“To describe Dr Stead’s experience as likely to be “unpleasant” might be thought to be an exercise in considerable understatement,” he wrote.

Justice Lee said that investigating what happened at Blue Sky was a legitimate matter of public interest, and said during the case that Aston was “entitled to very trenchant criticism and to be entertaining and to be acerbic…, but I can’t help feeling that we wouldn’t be here after almost two weeks of a hearing if he had have chosen his words with less – how can I put it – vitriol.”

The judgment said: “given the offensive way that Mr Aston expressed himself, it appears Dr Stead felt she had no choice but to resort to the blunt instrument of defamation litigation”.

During the case, text messages between Aston and a confidential source emerged where the journalist wrote “A scan would show Elaine has no brain” after being told her mother had a brain tumour.

Aston initially defended the comments as a private conversation and “poor joke” but in a rare concession during cross examination, Aston said: “The words are not comfortable to hear back, obviously. I can see why people would think it was uncalled for.”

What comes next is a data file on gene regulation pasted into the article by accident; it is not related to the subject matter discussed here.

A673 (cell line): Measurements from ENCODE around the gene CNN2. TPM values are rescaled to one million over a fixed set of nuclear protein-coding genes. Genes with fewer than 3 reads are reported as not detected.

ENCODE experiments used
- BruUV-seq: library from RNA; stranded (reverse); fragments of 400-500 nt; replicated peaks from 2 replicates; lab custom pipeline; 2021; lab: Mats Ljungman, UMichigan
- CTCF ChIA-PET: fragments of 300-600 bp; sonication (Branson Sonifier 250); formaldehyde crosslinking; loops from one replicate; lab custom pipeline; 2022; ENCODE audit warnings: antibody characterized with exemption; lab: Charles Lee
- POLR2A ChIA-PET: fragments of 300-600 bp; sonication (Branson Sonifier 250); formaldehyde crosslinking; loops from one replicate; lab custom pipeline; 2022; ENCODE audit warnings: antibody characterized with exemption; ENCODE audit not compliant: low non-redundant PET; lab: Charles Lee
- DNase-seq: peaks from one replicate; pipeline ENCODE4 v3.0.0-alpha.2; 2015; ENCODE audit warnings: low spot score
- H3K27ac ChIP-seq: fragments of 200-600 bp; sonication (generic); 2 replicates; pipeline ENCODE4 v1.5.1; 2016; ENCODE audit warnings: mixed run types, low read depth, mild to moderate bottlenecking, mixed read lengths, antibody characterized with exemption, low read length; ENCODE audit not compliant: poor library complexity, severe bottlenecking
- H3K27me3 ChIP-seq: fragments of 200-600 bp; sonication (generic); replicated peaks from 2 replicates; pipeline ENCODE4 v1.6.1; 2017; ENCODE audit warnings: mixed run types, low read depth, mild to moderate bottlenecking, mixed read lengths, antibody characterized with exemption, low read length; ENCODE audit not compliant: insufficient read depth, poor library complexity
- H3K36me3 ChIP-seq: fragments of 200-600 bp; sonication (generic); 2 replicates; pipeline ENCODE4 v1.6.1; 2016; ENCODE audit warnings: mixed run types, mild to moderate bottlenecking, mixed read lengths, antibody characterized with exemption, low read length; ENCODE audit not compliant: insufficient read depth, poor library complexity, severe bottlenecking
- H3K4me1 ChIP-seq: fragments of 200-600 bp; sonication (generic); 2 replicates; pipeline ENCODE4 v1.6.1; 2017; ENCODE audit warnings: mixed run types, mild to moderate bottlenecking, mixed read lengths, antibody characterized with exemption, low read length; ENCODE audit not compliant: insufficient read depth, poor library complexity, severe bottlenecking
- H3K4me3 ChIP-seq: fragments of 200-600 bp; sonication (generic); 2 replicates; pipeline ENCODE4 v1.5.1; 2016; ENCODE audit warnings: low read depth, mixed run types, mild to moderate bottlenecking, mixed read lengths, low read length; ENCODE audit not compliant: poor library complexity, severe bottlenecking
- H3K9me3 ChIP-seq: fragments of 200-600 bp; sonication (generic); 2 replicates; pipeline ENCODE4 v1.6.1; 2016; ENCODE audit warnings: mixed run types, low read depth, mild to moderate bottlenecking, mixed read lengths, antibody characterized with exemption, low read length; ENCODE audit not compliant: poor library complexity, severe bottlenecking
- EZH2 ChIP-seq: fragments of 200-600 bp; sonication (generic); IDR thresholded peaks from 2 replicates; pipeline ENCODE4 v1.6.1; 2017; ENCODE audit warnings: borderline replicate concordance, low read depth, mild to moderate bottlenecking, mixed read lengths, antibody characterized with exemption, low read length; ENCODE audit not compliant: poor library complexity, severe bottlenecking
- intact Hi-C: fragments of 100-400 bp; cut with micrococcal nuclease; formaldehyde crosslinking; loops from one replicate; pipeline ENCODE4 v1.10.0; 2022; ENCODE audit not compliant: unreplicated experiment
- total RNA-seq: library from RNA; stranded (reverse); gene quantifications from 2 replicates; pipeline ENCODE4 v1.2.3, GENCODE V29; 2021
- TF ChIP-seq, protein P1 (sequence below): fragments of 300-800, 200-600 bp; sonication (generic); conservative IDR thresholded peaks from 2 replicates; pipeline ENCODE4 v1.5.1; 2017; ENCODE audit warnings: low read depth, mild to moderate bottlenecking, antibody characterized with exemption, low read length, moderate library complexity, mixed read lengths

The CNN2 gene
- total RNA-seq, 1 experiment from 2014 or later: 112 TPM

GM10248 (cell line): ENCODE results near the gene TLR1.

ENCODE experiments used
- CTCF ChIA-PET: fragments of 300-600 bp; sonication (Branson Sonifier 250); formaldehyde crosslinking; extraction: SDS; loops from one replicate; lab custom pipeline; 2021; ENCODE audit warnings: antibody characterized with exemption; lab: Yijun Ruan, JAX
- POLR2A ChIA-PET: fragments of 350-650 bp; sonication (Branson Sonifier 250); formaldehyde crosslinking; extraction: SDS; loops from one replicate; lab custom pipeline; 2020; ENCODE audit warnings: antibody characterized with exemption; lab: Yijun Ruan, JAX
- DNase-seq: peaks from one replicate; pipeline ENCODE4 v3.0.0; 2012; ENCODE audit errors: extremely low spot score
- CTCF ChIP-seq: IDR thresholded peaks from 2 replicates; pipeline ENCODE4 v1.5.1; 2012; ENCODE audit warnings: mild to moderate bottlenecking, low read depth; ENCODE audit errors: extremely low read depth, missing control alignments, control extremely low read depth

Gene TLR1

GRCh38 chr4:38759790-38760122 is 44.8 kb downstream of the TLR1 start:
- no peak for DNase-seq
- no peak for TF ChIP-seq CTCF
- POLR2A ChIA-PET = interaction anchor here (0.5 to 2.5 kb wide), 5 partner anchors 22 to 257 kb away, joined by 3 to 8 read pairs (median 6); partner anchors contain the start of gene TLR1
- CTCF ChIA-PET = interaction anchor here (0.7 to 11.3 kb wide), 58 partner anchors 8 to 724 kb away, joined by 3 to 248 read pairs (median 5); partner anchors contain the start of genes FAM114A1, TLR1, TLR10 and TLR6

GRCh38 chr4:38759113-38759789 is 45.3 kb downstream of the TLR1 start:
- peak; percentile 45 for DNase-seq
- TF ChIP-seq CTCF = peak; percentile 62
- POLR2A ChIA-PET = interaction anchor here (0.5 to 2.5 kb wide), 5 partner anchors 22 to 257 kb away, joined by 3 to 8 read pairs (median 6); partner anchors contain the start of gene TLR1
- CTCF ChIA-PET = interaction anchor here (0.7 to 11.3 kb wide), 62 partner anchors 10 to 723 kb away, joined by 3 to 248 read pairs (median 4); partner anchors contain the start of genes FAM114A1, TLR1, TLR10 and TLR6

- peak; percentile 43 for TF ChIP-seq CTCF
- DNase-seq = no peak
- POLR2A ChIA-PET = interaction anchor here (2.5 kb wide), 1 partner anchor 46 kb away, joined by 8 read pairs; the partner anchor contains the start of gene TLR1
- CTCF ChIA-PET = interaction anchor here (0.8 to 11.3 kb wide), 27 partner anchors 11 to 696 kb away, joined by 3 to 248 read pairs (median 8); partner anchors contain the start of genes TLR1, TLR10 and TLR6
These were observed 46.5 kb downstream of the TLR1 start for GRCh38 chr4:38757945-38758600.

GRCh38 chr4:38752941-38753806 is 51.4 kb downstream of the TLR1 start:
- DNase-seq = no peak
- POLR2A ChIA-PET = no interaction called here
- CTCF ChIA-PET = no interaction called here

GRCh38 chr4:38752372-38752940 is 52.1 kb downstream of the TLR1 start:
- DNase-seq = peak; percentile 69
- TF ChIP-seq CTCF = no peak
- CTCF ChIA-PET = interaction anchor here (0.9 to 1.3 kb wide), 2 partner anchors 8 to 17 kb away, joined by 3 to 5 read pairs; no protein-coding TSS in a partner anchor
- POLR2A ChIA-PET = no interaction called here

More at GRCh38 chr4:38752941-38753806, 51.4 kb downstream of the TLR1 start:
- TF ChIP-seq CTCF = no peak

Free speech ‘chilled’

Following the judgment, Stead released a statement saying she was pleased with the decision after “more than two years of personal embarrassment, anxiety and distress”.

“I am grateful that the judicial process has helped me to repair the damage to my professional reputation and right the personal harm that the articles have caused me, although I will never be able to completely undo all the damage done,” she said.

A statement from the AFR said that the $280,000 in damages was low compared to similar cases, especially when the legal fees are expected to exceed $2 million.

“Expensive and disproportionate defamation cases like this have a chilling effect on freedom of speech,” the company said.

“The Financial Review is proud of Mr Aston’s work, and we will continue to report on important corporate governance issues without fear or favour.”

The court will reconvene next week to determine interest payments on the damages, as well as costs.